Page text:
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Published: 27 march 2020 10:48

European Commission reacts to Lithuanian hauliers’ proposals: freight will travel freely, extra measures to contain the pandemic

Protestuojantys vežėjai užplūdo Vilniaus centrą
Arno Strumilos / 15min nuotr. / Lithuanian hauliers protest in Vilnius

In response to proposals made by Lithuanian hauliers, the European Commission expressed agreement and promises to make all efforts to ensure free and uninterrupted freight movement by road within EU member states.

At the same time, the EC agrees with the recommendations presented by our country’s hauliers to take further preventative measures, which would reduce the risk of coronavirus spread.

In a letter sent to the hauliers, the EC emphasises that the principles established in the green corridor communiqué would have to be employed by all EU member states. At the same time, the EC requested Lithuanian hauliers to evaluate expected economic consequences and what aid measures the sector expects.

This week, the major Lithuanian haulier associations – the Lithuanian national road haulier association Linava and the International Transport and Logistics Alliance (TTLA) appealed to the EC in writing, urging to uphold maximum contact-free freight transport measures.

According to Linava president Romas Austinskas, during the difficult pandemic period, the transportation of freight is a strategic necessity to supply Europeans with goods. “At the same time, it is important to maintain trade links within the Union and thus support the vitality of national economies. In order to avoid the spread of the infection to the utmost, we have advised to not have drivers exit their vehicles in international transportation, for them to work in their cabins, organise contact-free exchange in documents and temporarily suspend demands for the drivers to stay overnight in hotels,” R. Austinskas notes.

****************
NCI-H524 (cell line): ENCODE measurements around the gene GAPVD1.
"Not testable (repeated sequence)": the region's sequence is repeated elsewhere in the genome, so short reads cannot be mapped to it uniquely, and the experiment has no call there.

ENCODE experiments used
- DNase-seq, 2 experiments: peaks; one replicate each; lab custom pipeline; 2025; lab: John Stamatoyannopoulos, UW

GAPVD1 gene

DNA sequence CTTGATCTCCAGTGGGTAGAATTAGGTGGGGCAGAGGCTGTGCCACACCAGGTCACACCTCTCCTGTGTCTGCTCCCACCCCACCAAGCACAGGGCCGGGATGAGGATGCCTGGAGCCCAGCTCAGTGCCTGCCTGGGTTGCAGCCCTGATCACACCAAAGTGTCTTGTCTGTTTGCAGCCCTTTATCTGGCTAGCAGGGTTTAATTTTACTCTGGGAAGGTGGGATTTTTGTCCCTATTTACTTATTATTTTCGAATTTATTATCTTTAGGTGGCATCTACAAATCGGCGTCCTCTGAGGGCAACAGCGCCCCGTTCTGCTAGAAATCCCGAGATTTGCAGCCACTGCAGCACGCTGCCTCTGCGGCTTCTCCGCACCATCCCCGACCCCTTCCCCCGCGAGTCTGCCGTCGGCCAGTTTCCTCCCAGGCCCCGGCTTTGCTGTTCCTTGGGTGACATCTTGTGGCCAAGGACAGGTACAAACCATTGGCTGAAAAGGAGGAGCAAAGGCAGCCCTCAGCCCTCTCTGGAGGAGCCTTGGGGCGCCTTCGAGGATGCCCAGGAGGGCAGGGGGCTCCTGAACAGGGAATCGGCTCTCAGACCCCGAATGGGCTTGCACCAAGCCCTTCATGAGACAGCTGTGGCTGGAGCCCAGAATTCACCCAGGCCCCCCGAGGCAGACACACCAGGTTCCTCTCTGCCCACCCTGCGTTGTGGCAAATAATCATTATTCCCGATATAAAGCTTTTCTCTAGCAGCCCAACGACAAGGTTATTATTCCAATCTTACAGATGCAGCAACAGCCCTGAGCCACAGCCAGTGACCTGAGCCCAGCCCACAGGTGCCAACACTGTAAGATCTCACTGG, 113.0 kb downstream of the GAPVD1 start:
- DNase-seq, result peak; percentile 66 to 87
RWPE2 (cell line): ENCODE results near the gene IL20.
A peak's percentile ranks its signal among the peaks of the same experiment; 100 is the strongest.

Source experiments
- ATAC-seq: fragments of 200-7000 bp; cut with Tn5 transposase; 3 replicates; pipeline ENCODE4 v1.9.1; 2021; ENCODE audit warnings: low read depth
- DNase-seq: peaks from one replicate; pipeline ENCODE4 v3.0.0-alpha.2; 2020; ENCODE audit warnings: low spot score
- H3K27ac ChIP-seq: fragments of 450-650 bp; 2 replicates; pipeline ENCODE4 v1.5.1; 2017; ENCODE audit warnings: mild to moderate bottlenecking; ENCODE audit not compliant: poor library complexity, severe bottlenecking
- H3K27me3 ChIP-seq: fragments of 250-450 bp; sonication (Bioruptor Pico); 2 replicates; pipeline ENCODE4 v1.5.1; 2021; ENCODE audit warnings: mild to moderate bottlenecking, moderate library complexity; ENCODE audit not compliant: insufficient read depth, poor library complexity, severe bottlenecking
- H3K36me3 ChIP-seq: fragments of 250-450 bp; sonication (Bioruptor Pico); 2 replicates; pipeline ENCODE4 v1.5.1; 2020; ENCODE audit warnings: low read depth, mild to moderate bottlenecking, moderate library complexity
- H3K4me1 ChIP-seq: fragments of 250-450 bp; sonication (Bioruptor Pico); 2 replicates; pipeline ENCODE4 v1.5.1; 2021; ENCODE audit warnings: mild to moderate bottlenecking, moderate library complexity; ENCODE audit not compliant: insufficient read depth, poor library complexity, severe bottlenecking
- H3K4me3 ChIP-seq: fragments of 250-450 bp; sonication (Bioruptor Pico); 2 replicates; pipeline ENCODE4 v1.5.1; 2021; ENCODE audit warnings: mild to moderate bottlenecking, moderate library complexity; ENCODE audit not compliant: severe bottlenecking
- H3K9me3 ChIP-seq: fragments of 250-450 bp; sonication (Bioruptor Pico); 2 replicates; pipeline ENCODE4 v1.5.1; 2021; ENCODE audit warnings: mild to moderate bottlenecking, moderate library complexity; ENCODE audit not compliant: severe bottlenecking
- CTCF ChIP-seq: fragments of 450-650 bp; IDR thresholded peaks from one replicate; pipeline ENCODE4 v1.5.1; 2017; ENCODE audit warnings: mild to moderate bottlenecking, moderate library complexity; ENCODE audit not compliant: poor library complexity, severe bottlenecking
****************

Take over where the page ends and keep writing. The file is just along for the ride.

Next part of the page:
The EC response states that most EU member states already maintain a flexible and simplified work and rest regime. Also, the Commission has called on EU member states to immediately consider the possibility of cancelling for a 30 day period prohibitions for resting in the vehicles’ cabins, as is set out in the work and resting regulations.

According to TTLA director-general Tomas Jurgelevičius, the Commission agrees with another important proposal – to simplify drivers’ home return (repatriation) and back to work procedures, including drivers from third countries. “Driver rotation is in many cases performed by using other means of transport, not the trucks; thus it is crucial to ensure their capacity to travel on the green corridors,” T. Jurgelevičius says.

In response to the Lithuania hauliers’ request to ensure not only the trucks but also drivers’ capacity to cross borders in vehicles other than trucks, the Commission emphasised that travel restrictions and mandatory quarantine must not be applied to transportation staff, who display no symptoms of the virus.

The Commission’s letter to the hauliers clarified that border check procedures must be simplified to the utmost possible: drivers would have to present a personal document, their driving license and a special letter form filled in by their employer.

Also, it was noted that member states are released from the requirement to request transport staff not displaying symptoms to present a doctors’ certificate confirming the state of their health.

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